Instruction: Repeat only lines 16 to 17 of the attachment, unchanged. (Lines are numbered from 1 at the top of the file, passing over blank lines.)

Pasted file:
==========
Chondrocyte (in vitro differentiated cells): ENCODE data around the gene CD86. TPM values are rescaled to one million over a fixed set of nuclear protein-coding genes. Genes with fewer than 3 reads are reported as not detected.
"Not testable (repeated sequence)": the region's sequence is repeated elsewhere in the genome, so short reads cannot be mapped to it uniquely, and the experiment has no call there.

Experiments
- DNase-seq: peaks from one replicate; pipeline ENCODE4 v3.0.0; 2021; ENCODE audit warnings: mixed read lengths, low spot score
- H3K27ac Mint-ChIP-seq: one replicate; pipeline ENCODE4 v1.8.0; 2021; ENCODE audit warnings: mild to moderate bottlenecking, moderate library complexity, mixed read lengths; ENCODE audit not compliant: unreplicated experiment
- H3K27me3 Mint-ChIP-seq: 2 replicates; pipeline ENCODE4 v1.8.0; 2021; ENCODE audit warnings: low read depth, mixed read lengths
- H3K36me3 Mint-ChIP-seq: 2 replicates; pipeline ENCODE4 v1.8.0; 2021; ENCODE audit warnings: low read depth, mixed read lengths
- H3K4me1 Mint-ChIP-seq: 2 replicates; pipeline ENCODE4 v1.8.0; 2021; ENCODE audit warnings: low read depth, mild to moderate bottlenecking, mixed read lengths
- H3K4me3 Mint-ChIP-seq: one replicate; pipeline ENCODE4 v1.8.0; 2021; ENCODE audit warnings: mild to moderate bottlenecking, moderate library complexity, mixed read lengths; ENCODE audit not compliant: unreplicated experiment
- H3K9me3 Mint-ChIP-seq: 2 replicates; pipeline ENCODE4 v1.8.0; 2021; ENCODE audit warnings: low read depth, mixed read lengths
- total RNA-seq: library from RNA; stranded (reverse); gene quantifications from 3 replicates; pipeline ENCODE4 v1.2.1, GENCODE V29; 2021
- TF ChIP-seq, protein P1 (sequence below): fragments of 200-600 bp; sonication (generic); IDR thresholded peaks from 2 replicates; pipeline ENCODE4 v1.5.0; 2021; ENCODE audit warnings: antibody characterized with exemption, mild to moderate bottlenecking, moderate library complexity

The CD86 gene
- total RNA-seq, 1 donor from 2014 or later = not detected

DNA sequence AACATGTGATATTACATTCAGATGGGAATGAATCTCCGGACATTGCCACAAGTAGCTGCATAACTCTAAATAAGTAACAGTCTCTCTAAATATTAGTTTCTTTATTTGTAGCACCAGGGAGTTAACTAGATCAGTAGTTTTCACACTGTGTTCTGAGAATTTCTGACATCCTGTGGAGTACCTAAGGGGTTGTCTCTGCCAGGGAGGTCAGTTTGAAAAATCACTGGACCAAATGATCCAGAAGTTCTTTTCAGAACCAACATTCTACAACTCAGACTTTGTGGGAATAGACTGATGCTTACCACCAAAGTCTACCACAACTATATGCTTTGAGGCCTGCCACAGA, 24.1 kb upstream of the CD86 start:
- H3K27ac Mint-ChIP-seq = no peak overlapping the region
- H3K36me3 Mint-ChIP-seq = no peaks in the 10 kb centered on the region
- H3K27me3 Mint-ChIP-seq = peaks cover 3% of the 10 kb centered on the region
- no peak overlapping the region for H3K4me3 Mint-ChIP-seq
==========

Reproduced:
- H3K27ac Mint-ChIP-seq = no peak overlapping the region
- H3K36me3 Mint-ChIP-seq = no peaks in the 10 kb centered on the region